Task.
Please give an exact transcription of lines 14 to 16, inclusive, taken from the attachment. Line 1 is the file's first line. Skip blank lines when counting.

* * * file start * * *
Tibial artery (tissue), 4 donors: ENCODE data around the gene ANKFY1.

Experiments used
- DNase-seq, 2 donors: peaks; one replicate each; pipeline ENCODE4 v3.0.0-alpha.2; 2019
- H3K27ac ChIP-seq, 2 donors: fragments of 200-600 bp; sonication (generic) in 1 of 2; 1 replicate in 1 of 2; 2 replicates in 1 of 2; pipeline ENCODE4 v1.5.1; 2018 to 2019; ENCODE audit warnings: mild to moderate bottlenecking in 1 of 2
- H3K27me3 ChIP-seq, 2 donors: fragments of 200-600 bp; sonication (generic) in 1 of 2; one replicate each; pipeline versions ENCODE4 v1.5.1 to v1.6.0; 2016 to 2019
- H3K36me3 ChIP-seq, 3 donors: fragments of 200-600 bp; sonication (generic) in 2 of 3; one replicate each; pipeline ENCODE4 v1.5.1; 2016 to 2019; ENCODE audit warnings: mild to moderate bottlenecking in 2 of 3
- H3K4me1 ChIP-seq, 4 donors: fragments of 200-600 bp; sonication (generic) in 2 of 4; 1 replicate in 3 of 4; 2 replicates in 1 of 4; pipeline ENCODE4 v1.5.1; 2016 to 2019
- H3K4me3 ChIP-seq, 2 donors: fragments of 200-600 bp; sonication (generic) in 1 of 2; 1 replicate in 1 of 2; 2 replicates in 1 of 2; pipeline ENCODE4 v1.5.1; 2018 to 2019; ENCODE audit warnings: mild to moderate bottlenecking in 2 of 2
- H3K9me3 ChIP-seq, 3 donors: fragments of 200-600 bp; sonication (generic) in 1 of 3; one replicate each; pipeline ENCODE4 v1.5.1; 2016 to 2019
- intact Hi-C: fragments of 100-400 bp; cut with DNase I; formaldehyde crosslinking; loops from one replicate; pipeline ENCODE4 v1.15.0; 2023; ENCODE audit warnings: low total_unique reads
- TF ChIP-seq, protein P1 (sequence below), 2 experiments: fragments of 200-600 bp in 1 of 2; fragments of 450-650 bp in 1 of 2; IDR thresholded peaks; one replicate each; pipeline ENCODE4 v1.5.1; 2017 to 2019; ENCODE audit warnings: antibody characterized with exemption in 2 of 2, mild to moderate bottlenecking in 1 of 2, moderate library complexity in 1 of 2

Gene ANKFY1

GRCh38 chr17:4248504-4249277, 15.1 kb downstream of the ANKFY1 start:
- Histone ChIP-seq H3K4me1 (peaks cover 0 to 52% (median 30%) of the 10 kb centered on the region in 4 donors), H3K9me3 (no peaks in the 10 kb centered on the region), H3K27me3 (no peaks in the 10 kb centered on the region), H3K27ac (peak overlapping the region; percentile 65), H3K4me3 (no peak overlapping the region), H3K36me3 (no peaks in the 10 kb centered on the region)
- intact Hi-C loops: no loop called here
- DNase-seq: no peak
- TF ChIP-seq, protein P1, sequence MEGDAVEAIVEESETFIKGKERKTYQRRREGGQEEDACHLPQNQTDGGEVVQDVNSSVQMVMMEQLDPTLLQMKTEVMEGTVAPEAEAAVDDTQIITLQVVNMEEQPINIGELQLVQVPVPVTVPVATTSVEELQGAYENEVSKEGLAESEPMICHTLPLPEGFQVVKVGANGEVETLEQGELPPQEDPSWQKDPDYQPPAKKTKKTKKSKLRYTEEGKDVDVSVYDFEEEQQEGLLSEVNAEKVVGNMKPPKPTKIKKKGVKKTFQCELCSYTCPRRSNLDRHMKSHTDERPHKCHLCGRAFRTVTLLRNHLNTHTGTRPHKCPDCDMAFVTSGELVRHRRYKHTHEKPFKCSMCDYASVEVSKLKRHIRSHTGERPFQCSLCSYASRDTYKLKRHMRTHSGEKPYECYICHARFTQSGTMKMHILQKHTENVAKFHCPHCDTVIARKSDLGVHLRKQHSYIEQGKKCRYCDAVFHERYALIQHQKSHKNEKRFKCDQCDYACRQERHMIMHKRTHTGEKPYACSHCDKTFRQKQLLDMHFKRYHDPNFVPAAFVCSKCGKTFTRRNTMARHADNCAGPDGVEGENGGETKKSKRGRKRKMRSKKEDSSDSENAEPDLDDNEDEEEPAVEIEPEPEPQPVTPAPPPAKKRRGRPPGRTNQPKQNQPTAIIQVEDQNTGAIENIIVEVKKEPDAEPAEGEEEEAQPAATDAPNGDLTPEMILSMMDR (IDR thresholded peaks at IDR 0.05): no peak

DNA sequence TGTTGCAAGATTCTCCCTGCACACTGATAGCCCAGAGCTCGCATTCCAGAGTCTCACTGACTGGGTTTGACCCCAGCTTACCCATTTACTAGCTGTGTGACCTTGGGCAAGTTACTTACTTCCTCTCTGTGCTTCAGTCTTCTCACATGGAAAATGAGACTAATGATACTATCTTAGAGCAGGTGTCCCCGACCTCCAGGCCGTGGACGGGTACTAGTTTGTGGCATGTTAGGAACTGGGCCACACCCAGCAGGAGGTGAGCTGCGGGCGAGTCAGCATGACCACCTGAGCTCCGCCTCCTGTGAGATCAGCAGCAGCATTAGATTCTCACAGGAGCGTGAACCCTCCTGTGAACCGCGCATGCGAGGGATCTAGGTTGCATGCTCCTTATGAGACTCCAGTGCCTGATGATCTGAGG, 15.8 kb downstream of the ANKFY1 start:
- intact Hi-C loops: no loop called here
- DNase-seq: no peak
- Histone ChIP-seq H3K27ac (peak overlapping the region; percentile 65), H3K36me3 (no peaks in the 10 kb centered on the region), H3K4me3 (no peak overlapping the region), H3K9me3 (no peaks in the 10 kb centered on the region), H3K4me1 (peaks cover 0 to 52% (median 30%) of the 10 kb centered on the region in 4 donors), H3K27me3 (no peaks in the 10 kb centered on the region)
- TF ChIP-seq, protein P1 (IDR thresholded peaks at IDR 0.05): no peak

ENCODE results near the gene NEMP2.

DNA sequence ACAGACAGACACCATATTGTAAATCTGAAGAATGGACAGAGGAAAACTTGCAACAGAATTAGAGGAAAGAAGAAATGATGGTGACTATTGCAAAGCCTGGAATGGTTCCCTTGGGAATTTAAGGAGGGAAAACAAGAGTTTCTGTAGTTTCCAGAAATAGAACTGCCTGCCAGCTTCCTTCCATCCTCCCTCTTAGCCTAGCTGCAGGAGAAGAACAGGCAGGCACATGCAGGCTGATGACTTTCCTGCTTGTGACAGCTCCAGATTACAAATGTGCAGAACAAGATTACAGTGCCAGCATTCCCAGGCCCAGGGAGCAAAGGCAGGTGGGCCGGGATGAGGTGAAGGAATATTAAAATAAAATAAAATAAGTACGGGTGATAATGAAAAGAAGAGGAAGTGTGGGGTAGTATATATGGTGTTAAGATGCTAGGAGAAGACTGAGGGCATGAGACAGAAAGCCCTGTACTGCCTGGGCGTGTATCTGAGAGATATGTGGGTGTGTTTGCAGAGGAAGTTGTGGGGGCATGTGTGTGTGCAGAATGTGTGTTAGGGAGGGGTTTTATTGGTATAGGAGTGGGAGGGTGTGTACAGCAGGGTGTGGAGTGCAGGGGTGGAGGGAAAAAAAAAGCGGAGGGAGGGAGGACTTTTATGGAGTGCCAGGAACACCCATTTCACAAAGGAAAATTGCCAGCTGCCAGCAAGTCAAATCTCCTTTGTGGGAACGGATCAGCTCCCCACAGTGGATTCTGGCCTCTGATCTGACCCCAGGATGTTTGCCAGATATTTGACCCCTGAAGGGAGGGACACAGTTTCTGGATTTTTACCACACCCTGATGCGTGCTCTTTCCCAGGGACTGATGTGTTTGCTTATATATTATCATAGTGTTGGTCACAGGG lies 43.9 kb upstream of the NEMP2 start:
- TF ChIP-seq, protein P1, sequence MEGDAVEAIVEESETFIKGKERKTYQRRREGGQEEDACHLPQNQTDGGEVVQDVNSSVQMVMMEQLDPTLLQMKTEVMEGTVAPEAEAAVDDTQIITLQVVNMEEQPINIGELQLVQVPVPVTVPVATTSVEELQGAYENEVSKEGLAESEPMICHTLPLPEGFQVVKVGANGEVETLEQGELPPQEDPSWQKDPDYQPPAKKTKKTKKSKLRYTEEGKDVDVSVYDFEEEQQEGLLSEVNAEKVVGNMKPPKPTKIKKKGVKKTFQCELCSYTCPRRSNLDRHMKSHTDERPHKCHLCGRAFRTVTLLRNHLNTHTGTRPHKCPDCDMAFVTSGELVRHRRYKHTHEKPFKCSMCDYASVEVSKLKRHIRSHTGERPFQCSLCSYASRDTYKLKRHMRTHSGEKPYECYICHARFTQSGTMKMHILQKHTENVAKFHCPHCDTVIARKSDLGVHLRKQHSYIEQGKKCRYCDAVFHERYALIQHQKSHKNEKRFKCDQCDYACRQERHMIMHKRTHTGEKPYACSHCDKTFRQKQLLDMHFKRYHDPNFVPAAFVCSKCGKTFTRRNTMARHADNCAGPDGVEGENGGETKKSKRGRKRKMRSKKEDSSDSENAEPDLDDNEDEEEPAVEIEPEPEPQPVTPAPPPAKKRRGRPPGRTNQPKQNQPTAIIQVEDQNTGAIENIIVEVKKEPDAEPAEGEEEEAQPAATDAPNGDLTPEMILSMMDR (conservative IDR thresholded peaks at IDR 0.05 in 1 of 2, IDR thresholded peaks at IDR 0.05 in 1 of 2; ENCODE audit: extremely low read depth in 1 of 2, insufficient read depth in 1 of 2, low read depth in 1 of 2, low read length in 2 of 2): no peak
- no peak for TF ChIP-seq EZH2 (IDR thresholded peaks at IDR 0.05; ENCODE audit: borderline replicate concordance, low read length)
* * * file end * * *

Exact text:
- Histone ChIP-seq H3K4me1 (peaks cover 0 to 52% (median 30%) of the 10 kb centered on the region in 4 donors), H3K9me3 (no peaks in the 10 kb centered on the region), H3K27me3 (no peaks in the 10 kb centered on the region), H3K27ac (peak overlapping the region; percentile 65), H3K4me3 (no peak overlapping the region), H3K36me3 (no peaks in the 10 kb centered on the region)
- intact Hi-C loops: no loop called here
- DNase-seq: no peak